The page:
The OECD Director for Education and Skills has stated that Creativity is a "key skill" for "complex, globalised and increasingly digitalised economies and societies". Sir Ken Robinson racked up 72 million views (and counting) with his talk on how education is, in fact "killing" this critical skill through over structured, rigid-assessment driven environments. So if both are to be believed, and we'll say right here that we do, then we have a problem.
There's little disagreement that creativity is a good thing. Has anyone ever used the word "creative" negatively? Very few, such as when someone is accused of "creative accounting" or being "creative with the truth", but even then, some grudging admission of respect is likely in there. We all think it's a good thing, we all know it's useful in solving problems, and we all know that the world ahead is full of "wicked problems" which will take fresh perspectives to address.
We hear a lot of debate and nuance around what creativity is, how it shows up, and how it can be developed, but Anna Abraham, author of The Neuroscience of Creativity, says that there is, however, a "surprising level of unanimity" of what creativity means at the basic level. This means that while so much of the detail is up for debate, most people do agree that creativity involves (a) something novel, different or unusual and (b) generating ideas appropriate to the context, i.e. of some substance in the way the idea can be applied.
Ok, so we agree on that at least, but what about the rest? How do we start to figure out a way forward, so that we can reconcile this gap between what we see as a critically important skills, and what we see happening in so many learning environments.
Creativity is not finite. According to the Boffins behind the Global Creativity Index, it is "an infinitely renewable resource that can be continually replenished and deepened". Creativity is not necessarily inherited as a trait, but the propensity to be creative in certain ways can be passed down. For example, there are genes related to musical creativity, which involve cognition and listening patterns. However, just because Mozart was not your father, that doesn't mean you can't play the concert violin. The neurobiology of playing music can indeed be developed through our wondrously malleable brains. That's good news.
Creativity is not right or left brain. In fact, we really wish the research on Neuromyths was compulsory reading for all educators, and we could finally stop talking about learning styles, and how we only use 10% of our brains. Such beliefs are harmful. Creativity and growth, wonder and play, these are birth rights to all of us, and we do not belong in a box, regardless of how others might try to put us there. The most tragic aspect of that is when we believe them. You're not a left or right-brained person, but you are uniquely you, and that's more than enough to be creative.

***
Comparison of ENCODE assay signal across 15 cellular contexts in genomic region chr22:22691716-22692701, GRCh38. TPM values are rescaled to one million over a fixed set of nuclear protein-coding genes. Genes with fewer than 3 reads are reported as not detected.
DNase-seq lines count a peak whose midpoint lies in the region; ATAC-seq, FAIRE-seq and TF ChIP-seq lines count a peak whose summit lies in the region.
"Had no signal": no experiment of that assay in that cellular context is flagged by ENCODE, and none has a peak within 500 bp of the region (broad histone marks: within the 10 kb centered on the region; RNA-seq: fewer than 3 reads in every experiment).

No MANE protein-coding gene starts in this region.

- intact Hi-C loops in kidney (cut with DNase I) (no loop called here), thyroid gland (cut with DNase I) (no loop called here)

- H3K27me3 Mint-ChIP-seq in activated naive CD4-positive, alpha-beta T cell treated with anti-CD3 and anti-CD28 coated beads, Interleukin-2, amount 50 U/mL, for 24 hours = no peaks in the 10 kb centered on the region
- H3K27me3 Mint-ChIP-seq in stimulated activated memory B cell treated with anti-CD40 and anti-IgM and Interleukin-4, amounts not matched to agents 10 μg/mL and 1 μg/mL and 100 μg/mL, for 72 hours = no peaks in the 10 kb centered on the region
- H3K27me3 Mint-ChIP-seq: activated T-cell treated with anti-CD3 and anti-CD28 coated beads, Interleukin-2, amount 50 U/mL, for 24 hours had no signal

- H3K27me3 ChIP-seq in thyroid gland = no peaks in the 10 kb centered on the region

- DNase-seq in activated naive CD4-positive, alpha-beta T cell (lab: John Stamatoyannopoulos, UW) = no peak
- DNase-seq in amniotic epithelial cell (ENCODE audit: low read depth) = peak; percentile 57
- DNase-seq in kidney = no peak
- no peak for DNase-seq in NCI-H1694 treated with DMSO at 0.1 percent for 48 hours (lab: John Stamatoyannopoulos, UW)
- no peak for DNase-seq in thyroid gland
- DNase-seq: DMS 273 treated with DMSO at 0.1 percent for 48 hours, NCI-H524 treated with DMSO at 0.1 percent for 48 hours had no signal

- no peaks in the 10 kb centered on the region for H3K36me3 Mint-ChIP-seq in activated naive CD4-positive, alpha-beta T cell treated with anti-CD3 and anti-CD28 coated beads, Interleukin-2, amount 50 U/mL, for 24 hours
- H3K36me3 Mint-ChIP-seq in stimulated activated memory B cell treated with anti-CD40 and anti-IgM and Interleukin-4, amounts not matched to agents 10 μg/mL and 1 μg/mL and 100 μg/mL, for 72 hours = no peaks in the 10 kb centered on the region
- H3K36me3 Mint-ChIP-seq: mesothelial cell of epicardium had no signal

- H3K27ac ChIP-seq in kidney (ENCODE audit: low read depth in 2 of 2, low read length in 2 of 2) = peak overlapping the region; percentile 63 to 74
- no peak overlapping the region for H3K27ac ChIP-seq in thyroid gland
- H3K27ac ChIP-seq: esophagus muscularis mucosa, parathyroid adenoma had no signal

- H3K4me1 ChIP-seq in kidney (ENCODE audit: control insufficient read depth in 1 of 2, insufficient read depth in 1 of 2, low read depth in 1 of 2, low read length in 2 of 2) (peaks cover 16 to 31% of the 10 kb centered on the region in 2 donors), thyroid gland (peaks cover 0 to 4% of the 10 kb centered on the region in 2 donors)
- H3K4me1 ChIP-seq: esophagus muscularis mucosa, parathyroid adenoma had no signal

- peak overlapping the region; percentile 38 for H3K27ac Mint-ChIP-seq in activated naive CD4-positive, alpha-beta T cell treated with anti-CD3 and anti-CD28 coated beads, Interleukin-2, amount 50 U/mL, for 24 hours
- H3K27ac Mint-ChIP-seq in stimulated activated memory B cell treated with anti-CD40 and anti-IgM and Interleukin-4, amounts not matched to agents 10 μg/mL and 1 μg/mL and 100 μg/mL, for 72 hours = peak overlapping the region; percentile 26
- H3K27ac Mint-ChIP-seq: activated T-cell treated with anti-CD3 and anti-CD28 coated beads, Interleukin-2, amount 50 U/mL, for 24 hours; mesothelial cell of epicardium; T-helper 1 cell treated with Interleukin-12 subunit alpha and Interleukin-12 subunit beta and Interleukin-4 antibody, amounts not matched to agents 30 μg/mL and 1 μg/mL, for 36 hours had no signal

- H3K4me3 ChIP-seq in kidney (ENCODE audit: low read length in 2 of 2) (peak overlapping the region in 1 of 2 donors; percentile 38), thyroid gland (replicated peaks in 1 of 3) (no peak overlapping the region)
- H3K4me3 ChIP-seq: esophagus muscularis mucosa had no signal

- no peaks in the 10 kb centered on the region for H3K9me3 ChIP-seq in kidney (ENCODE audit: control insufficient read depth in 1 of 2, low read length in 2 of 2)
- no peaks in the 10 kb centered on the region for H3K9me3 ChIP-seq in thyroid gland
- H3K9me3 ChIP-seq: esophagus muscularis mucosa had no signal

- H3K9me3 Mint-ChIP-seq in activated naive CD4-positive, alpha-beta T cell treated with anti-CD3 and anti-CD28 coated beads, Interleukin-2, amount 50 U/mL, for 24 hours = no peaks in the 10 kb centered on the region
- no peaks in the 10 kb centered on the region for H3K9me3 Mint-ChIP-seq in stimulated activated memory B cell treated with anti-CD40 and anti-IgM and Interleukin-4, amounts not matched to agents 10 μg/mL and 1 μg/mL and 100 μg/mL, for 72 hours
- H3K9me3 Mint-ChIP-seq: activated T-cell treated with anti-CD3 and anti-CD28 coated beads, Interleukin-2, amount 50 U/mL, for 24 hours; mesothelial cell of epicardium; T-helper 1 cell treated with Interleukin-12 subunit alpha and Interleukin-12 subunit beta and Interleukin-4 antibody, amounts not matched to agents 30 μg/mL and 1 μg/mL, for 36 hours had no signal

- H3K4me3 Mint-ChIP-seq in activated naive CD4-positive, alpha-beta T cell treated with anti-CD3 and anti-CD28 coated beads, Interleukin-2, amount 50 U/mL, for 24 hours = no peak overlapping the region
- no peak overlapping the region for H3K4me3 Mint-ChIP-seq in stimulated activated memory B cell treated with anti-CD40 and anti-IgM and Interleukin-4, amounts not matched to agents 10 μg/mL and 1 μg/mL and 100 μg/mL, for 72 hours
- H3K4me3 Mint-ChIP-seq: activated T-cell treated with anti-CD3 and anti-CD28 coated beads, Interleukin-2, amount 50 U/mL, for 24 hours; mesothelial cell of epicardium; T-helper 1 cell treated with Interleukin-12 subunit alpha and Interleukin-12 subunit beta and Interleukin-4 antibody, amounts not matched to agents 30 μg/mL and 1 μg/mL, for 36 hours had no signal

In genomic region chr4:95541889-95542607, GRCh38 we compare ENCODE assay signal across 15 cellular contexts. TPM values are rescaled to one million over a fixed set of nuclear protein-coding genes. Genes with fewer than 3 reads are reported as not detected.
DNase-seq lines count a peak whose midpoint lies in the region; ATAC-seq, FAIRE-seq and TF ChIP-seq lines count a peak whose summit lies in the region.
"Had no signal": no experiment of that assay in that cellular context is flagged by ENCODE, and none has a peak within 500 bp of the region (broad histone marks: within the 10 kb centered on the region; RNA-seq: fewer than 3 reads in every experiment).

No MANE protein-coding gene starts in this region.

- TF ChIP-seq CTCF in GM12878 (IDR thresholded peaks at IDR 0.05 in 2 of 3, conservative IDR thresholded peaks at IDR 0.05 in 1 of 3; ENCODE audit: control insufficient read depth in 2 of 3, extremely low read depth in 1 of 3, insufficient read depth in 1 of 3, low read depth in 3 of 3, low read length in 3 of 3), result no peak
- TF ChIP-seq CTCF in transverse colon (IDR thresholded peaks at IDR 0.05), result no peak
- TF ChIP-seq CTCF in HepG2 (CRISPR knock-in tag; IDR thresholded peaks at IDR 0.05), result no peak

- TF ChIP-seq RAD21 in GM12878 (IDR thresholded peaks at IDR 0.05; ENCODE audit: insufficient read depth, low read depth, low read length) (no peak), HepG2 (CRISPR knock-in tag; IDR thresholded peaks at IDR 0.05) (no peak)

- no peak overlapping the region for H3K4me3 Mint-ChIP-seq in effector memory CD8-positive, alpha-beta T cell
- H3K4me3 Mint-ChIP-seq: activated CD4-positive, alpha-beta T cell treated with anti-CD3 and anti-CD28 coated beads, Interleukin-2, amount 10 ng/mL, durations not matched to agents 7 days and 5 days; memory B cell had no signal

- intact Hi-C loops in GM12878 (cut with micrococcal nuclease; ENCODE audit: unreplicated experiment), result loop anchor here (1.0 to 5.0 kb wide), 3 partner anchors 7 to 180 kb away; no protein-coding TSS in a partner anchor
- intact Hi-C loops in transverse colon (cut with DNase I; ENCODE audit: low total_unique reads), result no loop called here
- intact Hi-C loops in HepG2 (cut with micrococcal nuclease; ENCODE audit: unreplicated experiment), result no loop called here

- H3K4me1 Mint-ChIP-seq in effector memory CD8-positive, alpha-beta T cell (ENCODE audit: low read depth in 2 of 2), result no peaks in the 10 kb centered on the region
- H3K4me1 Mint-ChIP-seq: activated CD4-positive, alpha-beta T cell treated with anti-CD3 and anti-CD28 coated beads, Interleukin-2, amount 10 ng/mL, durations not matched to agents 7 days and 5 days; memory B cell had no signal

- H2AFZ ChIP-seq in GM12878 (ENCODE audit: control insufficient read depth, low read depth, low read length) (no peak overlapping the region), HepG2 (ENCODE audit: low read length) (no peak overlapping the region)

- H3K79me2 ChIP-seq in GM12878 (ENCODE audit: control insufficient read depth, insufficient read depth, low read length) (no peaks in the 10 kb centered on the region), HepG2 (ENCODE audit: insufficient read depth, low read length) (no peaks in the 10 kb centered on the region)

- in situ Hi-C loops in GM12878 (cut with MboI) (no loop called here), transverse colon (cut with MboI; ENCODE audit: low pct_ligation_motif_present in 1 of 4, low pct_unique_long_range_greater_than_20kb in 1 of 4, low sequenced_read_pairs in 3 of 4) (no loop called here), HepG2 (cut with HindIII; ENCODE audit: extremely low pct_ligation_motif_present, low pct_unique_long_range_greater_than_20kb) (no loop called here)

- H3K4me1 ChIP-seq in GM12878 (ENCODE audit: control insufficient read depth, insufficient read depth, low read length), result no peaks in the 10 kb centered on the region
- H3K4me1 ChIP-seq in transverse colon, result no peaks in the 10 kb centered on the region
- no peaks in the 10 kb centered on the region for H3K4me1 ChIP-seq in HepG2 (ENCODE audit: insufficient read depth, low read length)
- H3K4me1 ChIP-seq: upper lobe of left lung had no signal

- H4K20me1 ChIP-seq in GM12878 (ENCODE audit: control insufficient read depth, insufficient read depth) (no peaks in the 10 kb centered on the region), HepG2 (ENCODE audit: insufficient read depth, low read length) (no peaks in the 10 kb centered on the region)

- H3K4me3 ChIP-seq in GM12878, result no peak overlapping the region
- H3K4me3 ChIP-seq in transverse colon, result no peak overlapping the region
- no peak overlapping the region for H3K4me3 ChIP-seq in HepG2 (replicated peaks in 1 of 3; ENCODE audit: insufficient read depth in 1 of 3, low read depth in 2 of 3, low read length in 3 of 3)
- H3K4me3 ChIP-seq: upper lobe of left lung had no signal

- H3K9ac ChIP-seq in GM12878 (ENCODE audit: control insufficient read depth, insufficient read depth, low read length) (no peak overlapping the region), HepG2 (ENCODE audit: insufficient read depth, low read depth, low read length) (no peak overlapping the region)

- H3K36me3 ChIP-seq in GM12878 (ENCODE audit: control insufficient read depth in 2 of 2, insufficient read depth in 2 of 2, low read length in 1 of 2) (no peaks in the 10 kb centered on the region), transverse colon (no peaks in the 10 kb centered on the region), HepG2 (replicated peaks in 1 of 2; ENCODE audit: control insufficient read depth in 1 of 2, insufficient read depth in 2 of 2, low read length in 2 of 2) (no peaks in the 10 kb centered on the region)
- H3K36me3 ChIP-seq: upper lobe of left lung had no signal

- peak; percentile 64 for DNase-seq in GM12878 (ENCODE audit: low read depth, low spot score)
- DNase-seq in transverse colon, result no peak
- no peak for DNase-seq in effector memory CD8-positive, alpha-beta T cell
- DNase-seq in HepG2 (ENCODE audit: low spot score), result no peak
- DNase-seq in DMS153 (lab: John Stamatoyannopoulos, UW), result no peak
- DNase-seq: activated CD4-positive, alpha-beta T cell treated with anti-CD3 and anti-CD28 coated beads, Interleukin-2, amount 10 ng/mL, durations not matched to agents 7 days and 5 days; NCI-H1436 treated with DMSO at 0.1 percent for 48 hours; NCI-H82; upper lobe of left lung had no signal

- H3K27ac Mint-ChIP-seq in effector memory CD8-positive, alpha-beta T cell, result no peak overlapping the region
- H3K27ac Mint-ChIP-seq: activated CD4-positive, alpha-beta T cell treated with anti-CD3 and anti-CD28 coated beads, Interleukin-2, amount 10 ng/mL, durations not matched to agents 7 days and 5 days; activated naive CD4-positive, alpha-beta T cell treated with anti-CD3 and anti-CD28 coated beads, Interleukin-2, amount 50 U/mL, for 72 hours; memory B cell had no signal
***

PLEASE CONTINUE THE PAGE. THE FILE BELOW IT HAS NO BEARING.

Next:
Creativity is not only art and poetry and eccentric clothing, and is not defined by having a total absence of guidelines or structures. We had a great #NEOchats with Katie Carr of Step Up Create in 2021 on this very same debate.
Children are not inherently more creative than adults, and seeing creativity as child-like (or even childish) is extremely problematic. Creativity does not just appear out of nowhere in a Eureka moment, and you don't need to be under pressure or brainstorming in a group to feel or use it.
We recall some years ago seeing a new textbook by a publisher (who shall remain nameless) which dedicated 2 pages of the book to "teaching" creativity, with exercises such as "walk around the classroom, and try to notice things you haven't noticed before". That didn't work, it doesn't work, and we're getting a little cynical by this point, so let's switch it up.
We were in danger of digressing into a rant there, and we've already explored the fact that creativity shows up in numerous ways in every single person. Yes, and that includes you. So let's take a look at the different ways educators are trying to support and stimulate creativity in the learning environment.
Creativity is about "creating" something; it's in the name. That means we need the space and resources to do so, and that the result should be allowed to differ from what might have been expected by those setting up or guiding in the process. That might cause problems in the world of traditional assessment, where we have standardized expectations of what task achievement looks like, but we are talking about a skill here, not a product. This is the process, and there are certain things we as educators can do to help that happen.
We keep coming back to the same conclusions. All of the things we want to support in education, from creativity to critical thinking, come from a shift towards learner directed, or at least learner-centred environments. The challenge is always in letting go, crossing the fear gap and allowing learning to become more fluid, less lockstep, less predictable and more inclusive. As we do so, the stumbling block is often this- if we do make this shift, how will we measure things like creativity and critical thinking. There are ways, there are means, but that is for us to explore another time.
For now, we say to the institutions and educators who are supporting learners to see that they always had creativity within them, we salute you. We value what you do, and we would welcome the opportunity to chat about how we can support you.